• Third Country Notification (Art. 5). If the U.K. is seeking data of someone who is reasonably believed to be outside of the U.K., or if the U.S. is seeking data of someone outside the U.S., the requesting government must—absent a finding that doing so would be detrimental to the investigation, operational or national security, or human rights—notify the third country government where the person is located. The requirement helps ensure that the interests of third countries are taken into account and that they have the information needed to weigh in and object if and when it is appropriate to do so.
  • Minimization Provisions (Art. 7). Consistent with the requirements of the CLOUD Act, the agreement lays out steps that the U.K. government must take with respect to the protection of U.S. persons data. Notably, any changes to the targeting and minimization procedures—dealing with acquisition, dissemination and retention of data—must be approved by the other party before implementation.
  • Reciprocity (With Limits) (Arts. 1 and 7). How the reciprocity requirement in the CLOUD Act was going to be implemented was a major question prior to release of this agreement. As is required by the CLOUD Act, the U.K. may not target the data of U.S. persons and others within the U.S. The agreement now establishes a similar limitation as to what the U.S. can do. Reciprocal to limits imposed on U.K. access, the U.S. may not target the data of persons within the U.K. The U.S. is not subject to the same limitations with respect to U.K. citizens and lawful permanent residents once such individuals leave the U.K.
  • Transparency (Art. 12). The agreement contains a number of transparency provisions, in addition to the provider’s ability to notify its home government about an objectionable request. Each country shall issue an annual report reflecting aggregate data concerning the use of the agreement. Also, the agreement “does not in any way restrict or eliminate” a provider’s ability to issue transparency reports, something we both advocated as key.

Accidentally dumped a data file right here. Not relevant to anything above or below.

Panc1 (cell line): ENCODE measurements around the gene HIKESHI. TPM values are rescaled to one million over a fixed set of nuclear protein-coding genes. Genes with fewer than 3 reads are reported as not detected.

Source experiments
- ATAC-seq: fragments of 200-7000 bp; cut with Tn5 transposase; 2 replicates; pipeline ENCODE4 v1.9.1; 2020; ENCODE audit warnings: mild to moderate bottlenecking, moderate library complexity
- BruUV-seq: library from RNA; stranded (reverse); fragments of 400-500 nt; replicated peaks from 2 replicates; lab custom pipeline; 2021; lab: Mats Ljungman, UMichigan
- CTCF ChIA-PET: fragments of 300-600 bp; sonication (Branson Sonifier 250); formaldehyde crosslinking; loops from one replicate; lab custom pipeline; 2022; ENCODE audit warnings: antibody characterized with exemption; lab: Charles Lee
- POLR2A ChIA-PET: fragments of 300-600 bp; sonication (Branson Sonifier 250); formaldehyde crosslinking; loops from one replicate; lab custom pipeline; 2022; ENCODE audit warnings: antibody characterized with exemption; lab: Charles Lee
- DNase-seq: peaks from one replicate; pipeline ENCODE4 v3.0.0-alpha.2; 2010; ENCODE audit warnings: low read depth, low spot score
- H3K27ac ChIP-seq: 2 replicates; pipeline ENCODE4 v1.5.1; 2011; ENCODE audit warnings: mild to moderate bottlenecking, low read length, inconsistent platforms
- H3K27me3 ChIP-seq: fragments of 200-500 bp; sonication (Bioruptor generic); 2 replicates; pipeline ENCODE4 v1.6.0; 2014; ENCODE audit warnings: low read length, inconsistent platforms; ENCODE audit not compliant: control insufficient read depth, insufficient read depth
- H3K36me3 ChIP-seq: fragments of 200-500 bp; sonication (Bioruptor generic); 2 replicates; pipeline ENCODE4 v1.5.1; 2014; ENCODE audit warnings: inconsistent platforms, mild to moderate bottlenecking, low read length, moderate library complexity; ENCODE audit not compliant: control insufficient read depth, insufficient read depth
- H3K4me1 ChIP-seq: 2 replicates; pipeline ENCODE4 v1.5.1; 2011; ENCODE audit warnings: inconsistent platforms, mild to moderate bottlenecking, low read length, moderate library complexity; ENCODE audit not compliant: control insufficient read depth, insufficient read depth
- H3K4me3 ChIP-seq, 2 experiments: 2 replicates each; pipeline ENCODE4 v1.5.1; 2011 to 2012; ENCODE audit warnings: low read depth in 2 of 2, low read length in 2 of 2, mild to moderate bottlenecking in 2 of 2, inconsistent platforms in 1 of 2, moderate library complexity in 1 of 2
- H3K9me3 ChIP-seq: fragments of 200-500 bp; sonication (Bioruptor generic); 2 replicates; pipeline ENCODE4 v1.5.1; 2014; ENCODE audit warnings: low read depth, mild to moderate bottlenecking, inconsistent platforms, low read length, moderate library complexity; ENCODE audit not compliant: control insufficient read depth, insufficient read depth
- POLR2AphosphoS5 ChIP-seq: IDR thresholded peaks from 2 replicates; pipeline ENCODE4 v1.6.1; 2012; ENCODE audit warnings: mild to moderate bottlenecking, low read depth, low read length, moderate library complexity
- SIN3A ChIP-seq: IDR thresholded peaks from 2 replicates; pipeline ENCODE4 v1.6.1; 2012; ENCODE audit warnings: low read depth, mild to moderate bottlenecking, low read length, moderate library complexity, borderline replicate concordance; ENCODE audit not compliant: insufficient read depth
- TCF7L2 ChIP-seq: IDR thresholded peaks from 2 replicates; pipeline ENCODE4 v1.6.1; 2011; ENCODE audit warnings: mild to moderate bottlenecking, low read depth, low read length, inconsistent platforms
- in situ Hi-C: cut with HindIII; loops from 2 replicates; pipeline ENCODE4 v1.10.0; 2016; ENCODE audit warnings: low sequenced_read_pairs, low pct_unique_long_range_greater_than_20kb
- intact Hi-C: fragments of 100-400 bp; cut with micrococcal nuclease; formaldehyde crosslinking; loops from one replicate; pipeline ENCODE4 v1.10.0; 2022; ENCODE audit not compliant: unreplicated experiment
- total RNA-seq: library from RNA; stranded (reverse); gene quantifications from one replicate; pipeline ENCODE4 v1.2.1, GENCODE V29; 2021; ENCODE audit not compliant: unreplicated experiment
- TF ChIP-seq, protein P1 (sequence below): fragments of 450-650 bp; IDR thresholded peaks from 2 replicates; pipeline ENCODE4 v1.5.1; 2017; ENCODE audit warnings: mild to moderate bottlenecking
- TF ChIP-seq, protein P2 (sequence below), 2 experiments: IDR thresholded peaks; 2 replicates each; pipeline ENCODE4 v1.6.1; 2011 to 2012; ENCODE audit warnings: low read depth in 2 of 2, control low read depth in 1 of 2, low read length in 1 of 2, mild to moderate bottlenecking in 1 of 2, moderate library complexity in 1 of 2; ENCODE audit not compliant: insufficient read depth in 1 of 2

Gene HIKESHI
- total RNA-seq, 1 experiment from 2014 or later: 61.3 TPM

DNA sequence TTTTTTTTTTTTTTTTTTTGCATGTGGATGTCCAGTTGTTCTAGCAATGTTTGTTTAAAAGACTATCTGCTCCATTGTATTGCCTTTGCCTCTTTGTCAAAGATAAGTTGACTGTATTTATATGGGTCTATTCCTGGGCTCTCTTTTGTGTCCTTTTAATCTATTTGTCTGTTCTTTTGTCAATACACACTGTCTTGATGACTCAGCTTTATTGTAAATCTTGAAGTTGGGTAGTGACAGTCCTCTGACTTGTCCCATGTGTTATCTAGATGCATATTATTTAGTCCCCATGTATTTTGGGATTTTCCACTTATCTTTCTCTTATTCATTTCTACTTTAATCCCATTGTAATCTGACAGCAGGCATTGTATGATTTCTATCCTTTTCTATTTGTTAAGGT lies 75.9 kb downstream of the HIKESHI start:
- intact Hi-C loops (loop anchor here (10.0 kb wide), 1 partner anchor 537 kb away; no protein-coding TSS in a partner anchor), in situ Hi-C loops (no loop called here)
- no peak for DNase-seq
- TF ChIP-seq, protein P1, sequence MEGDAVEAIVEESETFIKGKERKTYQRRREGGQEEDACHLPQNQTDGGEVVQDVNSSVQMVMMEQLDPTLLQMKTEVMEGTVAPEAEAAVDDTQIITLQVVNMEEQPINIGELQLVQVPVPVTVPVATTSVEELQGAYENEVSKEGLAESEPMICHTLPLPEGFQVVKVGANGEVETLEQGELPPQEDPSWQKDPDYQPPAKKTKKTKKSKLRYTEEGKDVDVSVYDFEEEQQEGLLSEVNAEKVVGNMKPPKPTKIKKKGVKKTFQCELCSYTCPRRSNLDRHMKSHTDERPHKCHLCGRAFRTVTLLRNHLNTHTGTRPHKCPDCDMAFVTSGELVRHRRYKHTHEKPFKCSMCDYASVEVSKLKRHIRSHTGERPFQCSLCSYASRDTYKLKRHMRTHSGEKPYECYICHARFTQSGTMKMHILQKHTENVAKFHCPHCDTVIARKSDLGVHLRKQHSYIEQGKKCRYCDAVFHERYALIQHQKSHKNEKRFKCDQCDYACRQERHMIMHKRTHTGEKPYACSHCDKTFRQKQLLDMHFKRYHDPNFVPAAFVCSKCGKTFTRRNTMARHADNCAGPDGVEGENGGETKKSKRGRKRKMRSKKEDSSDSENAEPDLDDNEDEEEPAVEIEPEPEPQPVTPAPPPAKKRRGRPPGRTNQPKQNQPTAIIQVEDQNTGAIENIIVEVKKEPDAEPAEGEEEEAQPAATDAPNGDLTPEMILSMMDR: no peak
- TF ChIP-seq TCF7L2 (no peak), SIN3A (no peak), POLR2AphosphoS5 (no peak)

• Definition of Serious Crime (Art. 1). The CLOUD Act leaves open the definition of “serious crime.” The agreement provides specificity, requiring a maximum punishment of three or more years of incarceration. This excludes misdemeanors and minor felonies but incorporates a wide range of crimes.
  • Subscriber/Preservation Requirements (Art. 10). Interestingly, the agreement also specifies the possibility of issuing preservation orders for both content and noncontent data and orders for subscriber information. U.S.-based providers already respond to large number of requests for subscriber information, including from the U.K. This provision is presumably added to address concerns about U.S. officials being able to access subscriber information from U.K. providers, although perhaps there are other reasons as well.

We want to clarify one key point, about encryption. Despite erroneous reporting to the contrary, this agreement is independent from the separate and ongoing encryption debate. In fact, the CLOUD Act explicitly states that the agreements “shall not create any obligation that providers be capable of decrypting data or limitation that prevents providers from decrypting data.” In other words, these agreements are agnostic as to the requirements with respect to encryption and decryption—including whether, in what situations, and according to what procedures either government demands that companies take steps to make otherwise encrypted data accessible. There is, nonetheless, a possibility that the U.K. government could use its separate statutory authority to demand decryption, in the same investigation that the U.K. seeks an order under the agreement. The major service providers have strongly objected to the U.K. decryption authority. If such a decryption order were to occur, the provider presumably would object to the order and would have the objection process in the agreement as a new mechanism for doing so.

In conclusion, this new agreement contains quite a few privacy and civil liberties safeguards that go beyond the text of the CLOUD Act, a number of which are similar to safeguards we proposed here and here. Once the agreement is transmitted to Congress, presumably this week, Congress will have 180 days to consider the text. We hope those with a wide range of perspectives carefully examine the agreement, both for its effect on U.K. investigations but also as a model for future CLOUD Act executive agreements. 

About the Author(s)

Jennifer Daskal

Professor and Faculty Director of the Tech, Law, Security Program at American University Washington College of Law. Member of the editorial board of Just Security. Follow her on Twitter (@jendaskal).

Peter Swire

Huang Professor of Law and Ethics at the Georgia Tech Scheller College of Business, Former Chief Counselor for Privacy in the U.S. Office of Management and Budget (1999-2001), Former Special Assistant to the President for Economic Policy in the National Economic Council (2009-10), Member of President Obama’s Review Group on Intelligence and Communications Technology (2013)